Across Central and Eastern Europe (CEE) car and car parts factories, plants see rising sales to Western Europe as the eurozone’s still fragile revival pulls the region along in its wake.
For example, Poland’s Solaris Bus & Coach hires new workers and wants to double the size of one of its factories in order to meet rising demand for its buses and trolley cars, especially in Germany, its largest export market.
“It looks as though 2013 will be a record year for us, and that’s largely because of exports,” said Mateusz Figaszewski, a company spokesman who estimated that 60-80% of the group’s production is exported.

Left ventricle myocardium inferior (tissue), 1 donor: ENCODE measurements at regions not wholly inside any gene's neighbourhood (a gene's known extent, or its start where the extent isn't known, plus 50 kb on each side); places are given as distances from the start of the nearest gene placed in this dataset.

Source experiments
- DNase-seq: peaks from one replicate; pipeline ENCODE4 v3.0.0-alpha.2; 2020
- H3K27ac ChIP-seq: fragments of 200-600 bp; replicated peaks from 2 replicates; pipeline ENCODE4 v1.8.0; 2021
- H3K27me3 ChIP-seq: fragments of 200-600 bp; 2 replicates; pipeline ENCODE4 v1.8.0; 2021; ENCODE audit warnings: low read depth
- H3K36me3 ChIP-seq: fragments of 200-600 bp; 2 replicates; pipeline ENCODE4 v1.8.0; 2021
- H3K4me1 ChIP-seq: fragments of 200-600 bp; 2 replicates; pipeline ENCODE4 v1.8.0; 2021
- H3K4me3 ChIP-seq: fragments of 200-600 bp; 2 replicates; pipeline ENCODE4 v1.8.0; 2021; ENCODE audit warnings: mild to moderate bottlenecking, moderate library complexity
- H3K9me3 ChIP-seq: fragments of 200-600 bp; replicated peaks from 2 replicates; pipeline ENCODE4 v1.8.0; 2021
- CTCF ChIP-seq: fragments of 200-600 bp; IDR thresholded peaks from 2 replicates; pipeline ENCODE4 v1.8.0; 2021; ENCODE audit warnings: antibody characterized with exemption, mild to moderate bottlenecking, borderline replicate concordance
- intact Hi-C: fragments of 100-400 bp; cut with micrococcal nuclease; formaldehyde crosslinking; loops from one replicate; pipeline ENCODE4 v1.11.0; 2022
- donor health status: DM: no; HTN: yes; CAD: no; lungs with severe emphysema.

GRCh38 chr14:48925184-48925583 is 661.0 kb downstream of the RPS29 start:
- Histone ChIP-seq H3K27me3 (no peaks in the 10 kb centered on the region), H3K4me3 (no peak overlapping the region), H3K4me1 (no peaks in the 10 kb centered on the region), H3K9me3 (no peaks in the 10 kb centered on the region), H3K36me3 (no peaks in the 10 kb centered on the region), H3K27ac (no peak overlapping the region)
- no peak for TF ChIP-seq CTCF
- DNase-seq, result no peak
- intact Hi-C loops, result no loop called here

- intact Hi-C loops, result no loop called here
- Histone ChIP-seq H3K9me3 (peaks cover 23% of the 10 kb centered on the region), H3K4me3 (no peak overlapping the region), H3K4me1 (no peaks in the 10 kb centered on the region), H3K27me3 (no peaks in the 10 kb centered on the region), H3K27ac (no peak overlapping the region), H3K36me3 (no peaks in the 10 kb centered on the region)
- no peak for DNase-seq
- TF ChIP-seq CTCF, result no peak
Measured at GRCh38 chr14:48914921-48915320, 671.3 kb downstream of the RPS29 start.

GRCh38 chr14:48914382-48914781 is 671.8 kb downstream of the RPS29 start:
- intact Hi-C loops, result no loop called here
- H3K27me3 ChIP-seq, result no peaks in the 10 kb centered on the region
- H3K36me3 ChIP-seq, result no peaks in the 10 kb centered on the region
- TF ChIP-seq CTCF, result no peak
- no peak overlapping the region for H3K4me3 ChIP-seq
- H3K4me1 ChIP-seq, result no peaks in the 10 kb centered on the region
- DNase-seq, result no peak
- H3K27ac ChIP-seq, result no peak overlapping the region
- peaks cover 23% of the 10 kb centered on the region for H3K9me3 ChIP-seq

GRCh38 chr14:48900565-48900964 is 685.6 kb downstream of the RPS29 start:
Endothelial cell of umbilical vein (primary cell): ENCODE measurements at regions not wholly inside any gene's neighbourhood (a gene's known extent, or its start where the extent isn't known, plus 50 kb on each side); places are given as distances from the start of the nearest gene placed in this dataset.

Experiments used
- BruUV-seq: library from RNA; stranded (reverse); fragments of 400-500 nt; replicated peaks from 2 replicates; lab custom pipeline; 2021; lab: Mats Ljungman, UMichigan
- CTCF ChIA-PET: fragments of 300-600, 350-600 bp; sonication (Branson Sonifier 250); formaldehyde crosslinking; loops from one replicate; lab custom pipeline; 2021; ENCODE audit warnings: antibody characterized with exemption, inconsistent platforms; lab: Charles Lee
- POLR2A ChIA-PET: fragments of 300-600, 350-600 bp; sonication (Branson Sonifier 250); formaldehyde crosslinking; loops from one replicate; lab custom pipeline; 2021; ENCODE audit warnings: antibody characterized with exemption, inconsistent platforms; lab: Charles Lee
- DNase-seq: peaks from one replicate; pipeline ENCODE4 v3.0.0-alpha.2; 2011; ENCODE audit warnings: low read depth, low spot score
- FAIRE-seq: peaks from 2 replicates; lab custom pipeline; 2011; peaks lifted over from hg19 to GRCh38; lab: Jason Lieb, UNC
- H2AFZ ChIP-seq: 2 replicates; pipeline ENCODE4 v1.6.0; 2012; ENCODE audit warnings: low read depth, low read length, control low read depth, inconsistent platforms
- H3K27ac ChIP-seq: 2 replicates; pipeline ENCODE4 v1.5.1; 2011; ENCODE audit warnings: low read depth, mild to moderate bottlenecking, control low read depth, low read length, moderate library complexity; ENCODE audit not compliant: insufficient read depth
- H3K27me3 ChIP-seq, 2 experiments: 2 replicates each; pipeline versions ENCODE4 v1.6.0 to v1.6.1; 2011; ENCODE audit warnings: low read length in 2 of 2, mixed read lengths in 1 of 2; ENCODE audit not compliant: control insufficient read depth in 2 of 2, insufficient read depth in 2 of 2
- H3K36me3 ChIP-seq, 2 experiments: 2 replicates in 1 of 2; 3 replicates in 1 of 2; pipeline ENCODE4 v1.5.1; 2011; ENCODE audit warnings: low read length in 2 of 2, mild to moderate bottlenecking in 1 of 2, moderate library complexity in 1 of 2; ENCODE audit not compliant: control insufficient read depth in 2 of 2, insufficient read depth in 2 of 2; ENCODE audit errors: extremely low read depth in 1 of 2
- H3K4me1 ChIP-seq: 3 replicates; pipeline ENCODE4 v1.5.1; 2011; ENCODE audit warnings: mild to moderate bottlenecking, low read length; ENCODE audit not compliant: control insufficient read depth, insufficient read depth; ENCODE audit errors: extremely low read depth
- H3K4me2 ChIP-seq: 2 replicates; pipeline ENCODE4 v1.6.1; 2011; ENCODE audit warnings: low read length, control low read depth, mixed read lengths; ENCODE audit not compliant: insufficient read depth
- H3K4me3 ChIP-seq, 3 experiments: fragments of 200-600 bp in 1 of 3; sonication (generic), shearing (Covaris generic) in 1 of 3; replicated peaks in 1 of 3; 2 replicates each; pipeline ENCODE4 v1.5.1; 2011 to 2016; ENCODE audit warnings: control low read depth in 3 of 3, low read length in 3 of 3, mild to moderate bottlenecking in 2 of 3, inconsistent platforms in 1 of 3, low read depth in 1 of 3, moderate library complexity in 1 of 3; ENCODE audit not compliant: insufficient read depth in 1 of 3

“There is no question that the region is dependent on the Eurozone and Germany,” said Daniel Hewitt, an economist with Barclays Research. “Exports are going to have to lead the countries into growth which could set off a virtual cycle with exports leading followed by a revival in consumption and then in investment.”
The Czech Republic showed a 0.7% increase in quarterly growth (after 18 month of recession), largely due to Skoda, which has been increasing its share in the Western European market. Skoda sold 26,500 cars in Western Europe in July, a 4.8% jump compared with the same month in 2012. In Germany alone, Skoda saw its sales jump more than 10%.
Recent investments by automakers like Mercedes-Benz and Audi helped Hungary post its second quarter of growth, as the companies take advantage of the country’s cheap but skilled labor, and close transport and industrial links with Western Europe.
Via Financial Times